Sure, there’s sports bars, a busy nightlife, and a slew of breweries and beer markets. Yet when going through recovery, many recovering addicts share the fear that they won’t know what to do with their free time without the temptations of addiction, especially alcohol. But you don’t need to drink to have a good time in Houston – and you don’t need to be anywhere near a drink to enjoy yourself, even at night, and party well into the next morning.

Learning to have fun while sober is one of the most important lessons during addiction. You can’t stay determined and committed to your sobriety if you don’t know how to enjoy yourself – and in a massive city like Houston, there are plenty of ways to have fun.


Head To The Theater

This can go both ways – you could take in a piece of classical stage play or experience a more modern twist in any one of Houston’s historic theaters. It’s an easy way to kill some time on an uneventful afternoon, and you might be surprised as Houston’s theater scene.

Head downtown to the theater district and take in the glamour and sophistication. Even if you’re not necessarily a patron of the arts, you might find a play you’ll really connect with.


Take In Real History

Houston is a city with a rich history, from Texan traditions to revolutionary milestones in space travel. Yet there’s much more history than that in Houston’s zoos and museums, scattered throughout the museum district. While being sober in Houston there are

If you’re up for a day of learning, wonder, and culture, there’s bound to be something that’ll catch your attention among the 300,000 sq.-ft. of museum space.

You don’t have to be big on trivia or science to enjoy wandering the halls of a museum. Houston’s museums offer an insight into ancient cultures, with textiles, paintings, artifacts and photographs giving you a glimpse into a world that no longer exists today, an enriching escape that will leave you amazed at human ingenuity and the many stories embedded in each installation.


Fill Your Evening With Laughter

They say laughter is the best medicine – and there’s more truth to that than you might think. Comedy can be a great path not only to a happier self and better state of mind, but it can help remind you of a form of joy you might not have had in a while as you pursue sobriety in Houston.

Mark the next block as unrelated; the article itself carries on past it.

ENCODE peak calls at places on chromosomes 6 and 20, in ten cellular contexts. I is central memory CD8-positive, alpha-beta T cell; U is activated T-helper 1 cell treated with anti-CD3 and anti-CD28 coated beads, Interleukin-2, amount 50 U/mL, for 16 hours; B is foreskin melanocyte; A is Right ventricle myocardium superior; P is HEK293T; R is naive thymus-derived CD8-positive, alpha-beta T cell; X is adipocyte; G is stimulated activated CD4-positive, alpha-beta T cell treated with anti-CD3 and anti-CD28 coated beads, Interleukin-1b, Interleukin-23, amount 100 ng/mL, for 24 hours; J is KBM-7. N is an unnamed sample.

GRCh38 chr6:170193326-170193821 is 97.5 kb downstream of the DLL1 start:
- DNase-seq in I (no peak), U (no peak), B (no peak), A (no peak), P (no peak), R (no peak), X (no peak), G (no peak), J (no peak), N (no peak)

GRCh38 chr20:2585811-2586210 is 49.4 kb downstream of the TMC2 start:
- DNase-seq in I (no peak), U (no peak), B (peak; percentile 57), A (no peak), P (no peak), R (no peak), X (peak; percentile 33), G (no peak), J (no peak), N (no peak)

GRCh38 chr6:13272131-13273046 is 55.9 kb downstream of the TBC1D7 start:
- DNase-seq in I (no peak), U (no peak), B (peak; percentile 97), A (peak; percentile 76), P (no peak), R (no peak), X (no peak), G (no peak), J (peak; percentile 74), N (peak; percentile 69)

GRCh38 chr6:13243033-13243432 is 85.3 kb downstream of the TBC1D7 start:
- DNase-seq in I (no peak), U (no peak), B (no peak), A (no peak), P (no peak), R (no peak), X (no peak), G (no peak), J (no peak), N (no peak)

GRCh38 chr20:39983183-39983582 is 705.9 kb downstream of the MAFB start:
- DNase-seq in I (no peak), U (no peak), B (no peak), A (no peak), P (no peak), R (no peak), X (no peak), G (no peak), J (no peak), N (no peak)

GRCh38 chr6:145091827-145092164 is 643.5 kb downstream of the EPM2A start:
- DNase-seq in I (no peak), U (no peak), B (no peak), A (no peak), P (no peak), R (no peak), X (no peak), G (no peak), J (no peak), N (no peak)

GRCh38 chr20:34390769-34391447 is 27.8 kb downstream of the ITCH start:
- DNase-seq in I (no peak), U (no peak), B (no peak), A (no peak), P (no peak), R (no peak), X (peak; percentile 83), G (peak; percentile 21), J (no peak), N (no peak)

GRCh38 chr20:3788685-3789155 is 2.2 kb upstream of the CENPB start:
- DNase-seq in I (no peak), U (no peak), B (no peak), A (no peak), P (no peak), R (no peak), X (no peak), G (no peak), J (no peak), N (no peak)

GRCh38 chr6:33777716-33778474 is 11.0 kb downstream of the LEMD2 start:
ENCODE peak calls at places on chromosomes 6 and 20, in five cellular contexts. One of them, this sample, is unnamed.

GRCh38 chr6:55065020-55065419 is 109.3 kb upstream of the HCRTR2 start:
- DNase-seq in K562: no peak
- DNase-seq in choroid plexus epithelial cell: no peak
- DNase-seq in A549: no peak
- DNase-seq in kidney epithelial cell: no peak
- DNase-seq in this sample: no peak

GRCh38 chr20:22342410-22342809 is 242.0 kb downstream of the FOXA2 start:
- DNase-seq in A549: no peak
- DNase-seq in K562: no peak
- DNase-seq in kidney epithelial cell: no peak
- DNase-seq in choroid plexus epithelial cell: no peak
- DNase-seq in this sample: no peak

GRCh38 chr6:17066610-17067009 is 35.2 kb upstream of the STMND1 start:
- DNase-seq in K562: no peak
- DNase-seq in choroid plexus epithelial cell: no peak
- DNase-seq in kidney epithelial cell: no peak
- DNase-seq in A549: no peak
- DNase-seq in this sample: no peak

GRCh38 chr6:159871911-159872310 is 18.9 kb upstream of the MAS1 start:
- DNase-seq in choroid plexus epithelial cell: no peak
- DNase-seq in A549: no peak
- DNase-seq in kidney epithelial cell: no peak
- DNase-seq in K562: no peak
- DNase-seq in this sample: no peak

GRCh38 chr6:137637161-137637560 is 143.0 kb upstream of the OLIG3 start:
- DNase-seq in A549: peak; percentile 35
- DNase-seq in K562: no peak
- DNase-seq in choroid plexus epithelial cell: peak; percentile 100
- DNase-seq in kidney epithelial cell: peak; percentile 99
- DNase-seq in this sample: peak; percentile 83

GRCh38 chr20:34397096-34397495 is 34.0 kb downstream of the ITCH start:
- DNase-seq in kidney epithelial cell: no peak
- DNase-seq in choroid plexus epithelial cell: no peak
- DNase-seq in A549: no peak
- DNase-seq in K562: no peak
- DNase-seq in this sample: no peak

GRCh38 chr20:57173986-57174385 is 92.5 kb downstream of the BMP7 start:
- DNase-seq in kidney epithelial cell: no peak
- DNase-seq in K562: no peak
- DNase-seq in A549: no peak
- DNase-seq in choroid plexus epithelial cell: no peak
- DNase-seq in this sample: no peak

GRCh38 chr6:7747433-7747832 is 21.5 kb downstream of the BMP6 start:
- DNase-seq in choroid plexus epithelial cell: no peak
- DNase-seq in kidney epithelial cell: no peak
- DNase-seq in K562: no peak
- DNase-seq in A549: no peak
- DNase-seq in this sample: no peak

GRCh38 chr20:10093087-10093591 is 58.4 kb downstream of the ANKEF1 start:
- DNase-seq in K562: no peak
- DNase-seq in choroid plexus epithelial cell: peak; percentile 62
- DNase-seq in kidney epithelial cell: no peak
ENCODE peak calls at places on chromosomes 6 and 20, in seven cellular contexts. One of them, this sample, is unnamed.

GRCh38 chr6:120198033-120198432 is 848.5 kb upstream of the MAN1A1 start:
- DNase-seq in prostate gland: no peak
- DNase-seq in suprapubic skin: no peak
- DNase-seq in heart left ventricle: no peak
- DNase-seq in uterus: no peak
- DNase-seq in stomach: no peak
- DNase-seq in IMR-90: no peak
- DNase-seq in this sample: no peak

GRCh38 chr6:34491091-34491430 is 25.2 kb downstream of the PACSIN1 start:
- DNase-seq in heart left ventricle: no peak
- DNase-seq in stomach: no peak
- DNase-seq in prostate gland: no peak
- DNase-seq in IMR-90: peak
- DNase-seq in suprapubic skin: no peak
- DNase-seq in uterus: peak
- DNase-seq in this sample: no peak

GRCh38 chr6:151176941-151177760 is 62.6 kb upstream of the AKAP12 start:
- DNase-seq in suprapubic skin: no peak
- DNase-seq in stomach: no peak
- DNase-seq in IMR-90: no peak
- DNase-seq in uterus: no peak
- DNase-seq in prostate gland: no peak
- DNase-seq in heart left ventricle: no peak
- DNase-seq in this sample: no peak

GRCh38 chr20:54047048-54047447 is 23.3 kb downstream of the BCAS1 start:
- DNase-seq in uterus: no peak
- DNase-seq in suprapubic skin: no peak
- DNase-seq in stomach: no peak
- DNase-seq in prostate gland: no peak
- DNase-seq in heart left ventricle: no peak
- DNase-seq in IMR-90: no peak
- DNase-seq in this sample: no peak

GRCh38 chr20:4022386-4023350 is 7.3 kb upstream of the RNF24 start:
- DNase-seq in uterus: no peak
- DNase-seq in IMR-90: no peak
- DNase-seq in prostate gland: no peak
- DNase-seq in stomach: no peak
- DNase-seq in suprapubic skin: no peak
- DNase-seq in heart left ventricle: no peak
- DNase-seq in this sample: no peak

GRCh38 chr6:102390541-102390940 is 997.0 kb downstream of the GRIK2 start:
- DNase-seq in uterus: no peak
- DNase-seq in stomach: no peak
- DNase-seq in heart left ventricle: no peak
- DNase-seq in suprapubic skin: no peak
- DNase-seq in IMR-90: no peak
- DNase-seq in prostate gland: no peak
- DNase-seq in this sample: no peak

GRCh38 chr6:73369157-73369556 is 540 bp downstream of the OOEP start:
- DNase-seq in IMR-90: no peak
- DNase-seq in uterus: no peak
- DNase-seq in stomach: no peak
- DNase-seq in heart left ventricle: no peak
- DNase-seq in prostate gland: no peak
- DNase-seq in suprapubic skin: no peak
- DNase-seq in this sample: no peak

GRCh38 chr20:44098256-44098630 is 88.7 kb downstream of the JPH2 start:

Many comedians have had their fair share of battles with addiction, and sober comedians are especially skilled at turning their own demons into opportunities for laughter, and a light-hearted insight into something deeper, and quite meaningful – a personal perspective on an incredibly painful subject.

Have a go at local comedy clubs, check out comedians on tour, or spend the night at home binge-watching your favorite comics on Netflix. No matter which way you get your laughs, comedy can be a great help in getting a new, positive perspective on your struggles and triumphs while sober in Houston.


Skip The Booze, Get Some Coffee

Coffee is traditionally a drink had during the day, but there’s nothing to stop you from visiting a coffee shop at night and enjoying a smooth cup of decaf to the sounds of mellow music, and the invigorating aroma of roasted beans.

Plenty of coffee shops throughout Houston offer an amazing nighttime ambience, making them the perfect locale for when you just want a place to retreat to, while still out in public, enjoying a book or just people-watching. Shops like Agora and Black Hole Coffee House come to mind, but there are many more. Enjoying time out in cafe’s is a great way to spend time sober in Houston.

No one says you must go out to get a cup of your favorite brew. But you might find that getting out of the house and ordering a cup at a café of your choice is about more than just taking in the coffee and the music. Then there’s the prospect of going to each and every one, just to see which suits your tastes best.


Enjoy The Outdoors While Sober In Houston

While Houston is a city, it also has some of the most beautiful parks of any urban center in America, with several nature centers, sanctuaries, a city arboretum, and countless trails and outdoor activities not far from the city outskirts. If you’re looking for a stroll through nature, you will have a hard time choosing.